lobe(redirected from Riedel's lobe)
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1. any of the subdivisions of a bodily organ or part, delineated by shape or connective tissue
2. short for ear lobe
3. any of the loops that form part of the graphic representation in cylindrical coordinates of the radiation pattern of a transmitting aerial
4. any of the parts, not entirely separate from each other, into which a flattened plant part, such as a leaf, is divided
Collins Discovery Encyclopedia, 1st edition © HarperCollins Publishers 2005
1. See antenna.
2. See radio-source structure.
Collins Dictionary of Astronomy © Market House Books Ltd, 2006
A rounded projection on an organ or body part.
A projection on a cam wheel or a noncircular gear wheel.
A part of the radiation pattern of a directional antenna representing an area of stronger radio-signal transmission. Also known as radiation lobe.
A portion of the directivity pattern of a transducer representing an area of increased emission or response.
A curved projection on the margin of a continental ice sheet.
McGraw-Hill Dictionary of Scientific & Technical Terms, 6E, Copyright © 2003 by The McGraw-Hill Companies, Inc.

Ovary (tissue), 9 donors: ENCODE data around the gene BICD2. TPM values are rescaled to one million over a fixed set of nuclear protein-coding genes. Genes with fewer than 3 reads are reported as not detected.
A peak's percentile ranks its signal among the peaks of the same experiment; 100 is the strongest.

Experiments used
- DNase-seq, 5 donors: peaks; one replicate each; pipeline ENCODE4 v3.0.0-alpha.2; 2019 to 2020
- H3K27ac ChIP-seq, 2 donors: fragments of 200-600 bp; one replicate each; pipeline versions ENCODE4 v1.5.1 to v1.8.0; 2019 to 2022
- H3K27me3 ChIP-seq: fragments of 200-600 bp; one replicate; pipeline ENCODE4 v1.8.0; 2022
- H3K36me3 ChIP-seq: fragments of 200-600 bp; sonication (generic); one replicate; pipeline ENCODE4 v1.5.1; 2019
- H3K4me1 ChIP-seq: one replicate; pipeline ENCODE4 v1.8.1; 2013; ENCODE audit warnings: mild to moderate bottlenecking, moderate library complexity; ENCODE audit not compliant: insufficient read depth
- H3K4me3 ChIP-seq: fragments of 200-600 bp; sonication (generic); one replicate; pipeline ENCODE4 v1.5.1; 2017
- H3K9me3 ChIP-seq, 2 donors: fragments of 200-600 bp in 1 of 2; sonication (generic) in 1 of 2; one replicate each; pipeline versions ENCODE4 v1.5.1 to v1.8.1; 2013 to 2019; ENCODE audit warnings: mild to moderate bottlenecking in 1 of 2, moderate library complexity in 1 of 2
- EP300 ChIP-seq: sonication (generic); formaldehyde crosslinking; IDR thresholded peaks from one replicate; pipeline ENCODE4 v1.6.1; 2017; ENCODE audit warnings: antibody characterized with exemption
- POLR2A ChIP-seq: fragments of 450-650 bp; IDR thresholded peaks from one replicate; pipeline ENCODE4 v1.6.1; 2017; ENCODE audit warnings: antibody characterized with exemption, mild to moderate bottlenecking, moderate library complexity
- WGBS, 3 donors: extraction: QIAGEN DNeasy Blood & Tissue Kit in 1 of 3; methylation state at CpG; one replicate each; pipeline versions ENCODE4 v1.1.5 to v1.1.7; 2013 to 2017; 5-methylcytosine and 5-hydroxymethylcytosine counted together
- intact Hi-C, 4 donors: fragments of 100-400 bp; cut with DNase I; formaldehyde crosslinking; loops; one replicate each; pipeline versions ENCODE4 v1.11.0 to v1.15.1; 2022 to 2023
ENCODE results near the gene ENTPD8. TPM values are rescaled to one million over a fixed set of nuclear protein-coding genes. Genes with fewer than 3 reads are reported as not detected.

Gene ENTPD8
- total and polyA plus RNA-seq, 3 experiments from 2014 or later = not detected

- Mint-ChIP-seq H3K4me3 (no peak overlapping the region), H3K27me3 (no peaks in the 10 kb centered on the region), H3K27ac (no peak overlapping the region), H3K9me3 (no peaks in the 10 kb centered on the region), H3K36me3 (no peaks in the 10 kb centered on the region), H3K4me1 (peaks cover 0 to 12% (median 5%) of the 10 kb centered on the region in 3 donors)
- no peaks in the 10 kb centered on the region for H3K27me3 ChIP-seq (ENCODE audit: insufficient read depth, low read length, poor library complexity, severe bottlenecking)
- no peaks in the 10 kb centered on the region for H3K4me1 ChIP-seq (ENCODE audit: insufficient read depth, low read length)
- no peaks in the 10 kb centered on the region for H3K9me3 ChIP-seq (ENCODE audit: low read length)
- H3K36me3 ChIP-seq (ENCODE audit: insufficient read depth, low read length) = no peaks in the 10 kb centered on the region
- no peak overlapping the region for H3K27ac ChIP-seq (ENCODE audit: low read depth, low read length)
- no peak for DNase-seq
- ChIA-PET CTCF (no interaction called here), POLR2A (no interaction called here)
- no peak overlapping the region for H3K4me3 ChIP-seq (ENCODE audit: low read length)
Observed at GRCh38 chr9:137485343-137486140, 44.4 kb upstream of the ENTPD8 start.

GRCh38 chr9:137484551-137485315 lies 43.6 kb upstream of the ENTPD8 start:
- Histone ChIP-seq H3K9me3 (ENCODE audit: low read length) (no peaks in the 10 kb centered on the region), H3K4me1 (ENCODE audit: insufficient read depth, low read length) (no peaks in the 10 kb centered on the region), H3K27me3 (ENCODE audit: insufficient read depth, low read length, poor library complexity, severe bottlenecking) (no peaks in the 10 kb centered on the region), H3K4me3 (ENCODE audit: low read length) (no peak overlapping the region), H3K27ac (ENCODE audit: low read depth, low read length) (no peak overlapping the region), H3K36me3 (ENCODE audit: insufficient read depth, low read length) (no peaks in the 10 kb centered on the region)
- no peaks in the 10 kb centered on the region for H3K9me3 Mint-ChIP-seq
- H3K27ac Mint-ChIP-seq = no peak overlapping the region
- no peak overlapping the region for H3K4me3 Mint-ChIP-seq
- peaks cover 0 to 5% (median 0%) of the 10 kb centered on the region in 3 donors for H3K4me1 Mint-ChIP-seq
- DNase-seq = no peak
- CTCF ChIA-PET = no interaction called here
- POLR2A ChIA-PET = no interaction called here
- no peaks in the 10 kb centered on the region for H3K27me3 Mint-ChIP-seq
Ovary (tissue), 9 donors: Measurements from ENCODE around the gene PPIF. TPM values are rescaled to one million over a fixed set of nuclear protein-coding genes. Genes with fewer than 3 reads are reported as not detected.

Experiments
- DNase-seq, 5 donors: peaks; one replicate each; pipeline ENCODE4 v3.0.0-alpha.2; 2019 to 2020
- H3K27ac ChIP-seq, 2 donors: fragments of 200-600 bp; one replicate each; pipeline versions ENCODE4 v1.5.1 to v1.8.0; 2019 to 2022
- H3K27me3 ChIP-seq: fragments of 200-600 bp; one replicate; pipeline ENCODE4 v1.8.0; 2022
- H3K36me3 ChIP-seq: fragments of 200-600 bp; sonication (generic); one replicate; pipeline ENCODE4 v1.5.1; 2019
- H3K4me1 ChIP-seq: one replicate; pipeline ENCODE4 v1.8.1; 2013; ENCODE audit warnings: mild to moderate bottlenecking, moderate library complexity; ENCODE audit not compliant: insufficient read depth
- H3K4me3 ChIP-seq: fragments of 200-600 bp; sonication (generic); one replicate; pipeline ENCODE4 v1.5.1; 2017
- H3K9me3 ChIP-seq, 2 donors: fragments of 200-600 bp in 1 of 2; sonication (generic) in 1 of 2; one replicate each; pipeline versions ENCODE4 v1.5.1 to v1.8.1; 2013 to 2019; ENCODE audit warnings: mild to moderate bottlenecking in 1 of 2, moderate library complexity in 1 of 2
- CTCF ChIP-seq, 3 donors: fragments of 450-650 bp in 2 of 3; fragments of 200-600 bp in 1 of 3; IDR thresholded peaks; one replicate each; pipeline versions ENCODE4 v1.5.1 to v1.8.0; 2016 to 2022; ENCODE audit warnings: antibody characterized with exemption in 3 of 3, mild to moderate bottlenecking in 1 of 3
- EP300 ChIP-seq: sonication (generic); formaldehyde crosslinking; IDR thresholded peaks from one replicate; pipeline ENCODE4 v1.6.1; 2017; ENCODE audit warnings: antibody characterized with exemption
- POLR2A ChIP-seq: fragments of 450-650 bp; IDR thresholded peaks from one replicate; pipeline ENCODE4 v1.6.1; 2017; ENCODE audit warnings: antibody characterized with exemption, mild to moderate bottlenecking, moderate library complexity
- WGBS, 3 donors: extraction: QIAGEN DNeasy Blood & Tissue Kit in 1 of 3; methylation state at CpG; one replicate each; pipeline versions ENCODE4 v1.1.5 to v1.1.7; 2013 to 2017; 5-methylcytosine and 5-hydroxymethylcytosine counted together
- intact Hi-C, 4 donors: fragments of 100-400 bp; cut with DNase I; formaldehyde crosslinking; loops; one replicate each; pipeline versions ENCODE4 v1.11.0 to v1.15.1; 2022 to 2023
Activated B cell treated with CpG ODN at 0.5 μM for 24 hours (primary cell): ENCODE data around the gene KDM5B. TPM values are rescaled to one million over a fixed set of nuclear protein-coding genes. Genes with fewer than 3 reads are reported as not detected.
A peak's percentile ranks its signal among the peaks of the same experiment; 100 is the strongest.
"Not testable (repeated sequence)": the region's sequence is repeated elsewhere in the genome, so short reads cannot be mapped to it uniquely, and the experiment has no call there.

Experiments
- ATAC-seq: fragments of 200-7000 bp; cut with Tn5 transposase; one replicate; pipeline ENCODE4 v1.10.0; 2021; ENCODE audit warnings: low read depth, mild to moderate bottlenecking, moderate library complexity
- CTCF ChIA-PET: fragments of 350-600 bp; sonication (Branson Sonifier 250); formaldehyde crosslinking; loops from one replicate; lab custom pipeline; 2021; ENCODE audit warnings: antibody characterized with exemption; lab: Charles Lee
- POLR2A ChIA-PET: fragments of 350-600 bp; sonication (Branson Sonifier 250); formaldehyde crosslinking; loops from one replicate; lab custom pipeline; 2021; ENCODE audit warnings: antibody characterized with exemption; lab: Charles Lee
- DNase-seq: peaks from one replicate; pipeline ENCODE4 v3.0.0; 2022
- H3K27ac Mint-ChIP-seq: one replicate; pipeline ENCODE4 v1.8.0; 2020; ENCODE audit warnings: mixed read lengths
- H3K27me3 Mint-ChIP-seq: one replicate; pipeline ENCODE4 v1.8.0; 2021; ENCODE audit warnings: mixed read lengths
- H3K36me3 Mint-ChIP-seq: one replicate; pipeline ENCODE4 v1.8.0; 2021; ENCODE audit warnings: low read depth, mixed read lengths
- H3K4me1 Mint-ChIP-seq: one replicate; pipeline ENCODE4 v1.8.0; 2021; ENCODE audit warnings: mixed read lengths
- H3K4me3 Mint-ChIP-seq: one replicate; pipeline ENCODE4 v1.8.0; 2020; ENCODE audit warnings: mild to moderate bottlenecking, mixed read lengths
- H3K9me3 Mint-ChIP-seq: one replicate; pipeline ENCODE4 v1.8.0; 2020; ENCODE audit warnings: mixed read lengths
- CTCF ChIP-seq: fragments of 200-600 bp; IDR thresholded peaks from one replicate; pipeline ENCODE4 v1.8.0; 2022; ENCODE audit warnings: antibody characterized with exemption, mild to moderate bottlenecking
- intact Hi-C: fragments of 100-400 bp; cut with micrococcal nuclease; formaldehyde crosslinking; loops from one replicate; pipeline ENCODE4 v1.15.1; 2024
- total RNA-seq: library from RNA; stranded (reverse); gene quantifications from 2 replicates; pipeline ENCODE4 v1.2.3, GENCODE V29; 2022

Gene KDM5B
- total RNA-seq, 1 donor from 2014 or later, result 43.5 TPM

A segment of a circle in tracery; a foil.
McGraw-Hill Dictionary of Architecture and Construction. Copyright © 2003 by McGraw-Hill Companies, Inc.
A curve representing the relative signal strength plotted against the position of the aerial with respect to a target. Side lobes are small lobes of energy radiated by radar aerials in diverging directions to the main beam—usually four, two at an angle of 7° from the main beam and two at angle of 90°. Side lobes may cause false weak echoes. An antenna pattern may have just one lobe, or it may have several lobes. Different lobes may have different magnitudes. The strongest lobe is called the main or major lobe. The weak lobes are called secondary or minor lobes.
An Illustrated Dictionary of Aviation Copyright © 2005 by The McGraw-Hill Companies, Inc. All rights reserved